Source of income: Tourists and locals travelling in a ferry and boat along the Tonle Sap river during the recent Visak Bochea day in Phnom Penh. — AFP

Phnom Penh - The Tonle Sap is doomed.

The ecosystem of the gigantic lake whose annual flood cycle has been the pulse of Cambodia for millennia, and on which millions depend for food and irrigation is set to spectacularly collapse, throwing into question everything from Cambodia’s food security, to its economy, to its demographics.

Read more: Cambodia facing economic peril


Cambodian women have joined a forest defenders’ group in large numbers, patrolling remote districts to catch illegal loggers in the act.

SANDAAN, CAMBODIA – On a bright day in Cambodia’s remote Sandaan district, a group of environmental activists loads small tree saplings onto half a dozen tractors.

Then, grinning like celebrities at the villagers watching them, they drive the tractors past the rice fields and into the dense forest where their work will begin.

Sok Am, 23, has arrived in Sandaan from a nearby village to join the four-day tree-planting event. The young woman says she is accustomed to spending days ensconced in the forest, on patrol.

“I love the forest and I want to protect it. We use it for everything – we make medicines from herbs and tree bark, and the trees protect us from the wind and hurricanes,” Am says. “But the loggers are always in the forest.”

Am is one of the estimated 120 women who have joined the 400-strong Prey Lang Community Network (PLCN), a grass-roots movement that formed over a decade ago to stave off the advance of loggers in Cambodia’s forests.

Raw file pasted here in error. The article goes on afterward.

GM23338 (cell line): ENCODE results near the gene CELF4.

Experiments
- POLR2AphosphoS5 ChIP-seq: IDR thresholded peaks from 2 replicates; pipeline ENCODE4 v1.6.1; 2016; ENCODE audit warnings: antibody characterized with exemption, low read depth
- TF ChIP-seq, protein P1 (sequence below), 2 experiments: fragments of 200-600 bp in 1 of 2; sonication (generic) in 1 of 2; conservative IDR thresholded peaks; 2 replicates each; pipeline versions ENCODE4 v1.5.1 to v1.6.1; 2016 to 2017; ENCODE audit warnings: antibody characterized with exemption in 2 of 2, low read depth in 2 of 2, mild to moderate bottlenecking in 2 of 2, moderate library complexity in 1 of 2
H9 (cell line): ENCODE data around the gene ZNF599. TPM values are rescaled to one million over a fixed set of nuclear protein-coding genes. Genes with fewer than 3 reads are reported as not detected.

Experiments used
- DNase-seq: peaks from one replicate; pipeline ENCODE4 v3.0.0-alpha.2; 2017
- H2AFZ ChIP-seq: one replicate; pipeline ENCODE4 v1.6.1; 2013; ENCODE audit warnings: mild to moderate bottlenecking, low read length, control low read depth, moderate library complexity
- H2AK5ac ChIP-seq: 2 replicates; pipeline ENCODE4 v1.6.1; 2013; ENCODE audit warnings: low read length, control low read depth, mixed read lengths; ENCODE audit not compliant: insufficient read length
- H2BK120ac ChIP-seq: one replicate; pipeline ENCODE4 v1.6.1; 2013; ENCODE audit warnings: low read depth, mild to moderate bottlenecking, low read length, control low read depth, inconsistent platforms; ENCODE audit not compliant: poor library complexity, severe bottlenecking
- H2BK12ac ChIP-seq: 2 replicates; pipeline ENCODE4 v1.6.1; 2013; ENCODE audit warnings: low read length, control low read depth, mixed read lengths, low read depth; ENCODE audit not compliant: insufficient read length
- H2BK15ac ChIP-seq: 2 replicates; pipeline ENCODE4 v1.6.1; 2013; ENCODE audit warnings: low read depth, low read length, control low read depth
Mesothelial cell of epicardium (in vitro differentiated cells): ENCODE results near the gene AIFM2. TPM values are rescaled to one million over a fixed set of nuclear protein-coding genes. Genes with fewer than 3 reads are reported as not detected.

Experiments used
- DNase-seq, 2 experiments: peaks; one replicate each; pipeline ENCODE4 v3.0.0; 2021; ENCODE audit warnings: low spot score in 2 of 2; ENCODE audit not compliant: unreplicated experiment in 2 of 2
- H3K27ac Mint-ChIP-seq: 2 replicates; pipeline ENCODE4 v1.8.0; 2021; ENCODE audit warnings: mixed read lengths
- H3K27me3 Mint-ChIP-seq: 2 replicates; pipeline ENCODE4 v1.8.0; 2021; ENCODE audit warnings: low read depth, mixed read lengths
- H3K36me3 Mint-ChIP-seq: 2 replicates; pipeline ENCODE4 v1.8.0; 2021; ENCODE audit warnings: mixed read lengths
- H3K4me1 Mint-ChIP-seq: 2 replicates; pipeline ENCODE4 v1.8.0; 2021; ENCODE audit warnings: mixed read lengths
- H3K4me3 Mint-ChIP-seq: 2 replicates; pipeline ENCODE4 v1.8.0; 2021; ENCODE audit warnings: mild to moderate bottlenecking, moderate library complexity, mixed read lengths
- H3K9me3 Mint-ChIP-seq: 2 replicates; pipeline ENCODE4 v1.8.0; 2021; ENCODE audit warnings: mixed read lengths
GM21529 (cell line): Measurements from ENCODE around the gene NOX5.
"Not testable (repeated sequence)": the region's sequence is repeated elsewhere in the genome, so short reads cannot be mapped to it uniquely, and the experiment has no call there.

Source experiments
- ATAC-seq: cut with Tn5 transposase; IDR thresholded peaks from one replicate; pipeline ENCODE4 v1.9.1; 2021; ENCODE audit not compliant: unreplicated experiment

Traditionally, Cambodian women are expected to stay at home to care for children and cook for their families, not ride motorbikes through the woods to confront male loggers. But the PLCN’s women have surprised even their peers with their dedication to the cause, and some have taken on leadership roles within the group.

Eng Bisey is a member of the Prey Lang Community Network, a grass-roots movement that fights illegal forest loggers. (Cristina Maza)

Read more: The Women Confronting Loggers to Protect Cambodia’s Dwindling Forests


On his way home from work in Siem Reap  province several years ago, Riem Monisilong started choking and wheezing from a neighbor’s garbage fire. That was the last straw for the 35-year-old artist, who goes by Silong.

Garbage left on the land “will pollute the land, and if it is burned it will pollute it even more,” he said. “So I decided to make something out of that waste.”

Riem Monisilong stands in front of the colorful tables and sculptures he crafts from tires and other waste. (Siv Channa/The Cambodia Daily)

Read more: Trash Is the Attraction in Bar, Hotel Featuring Street Art


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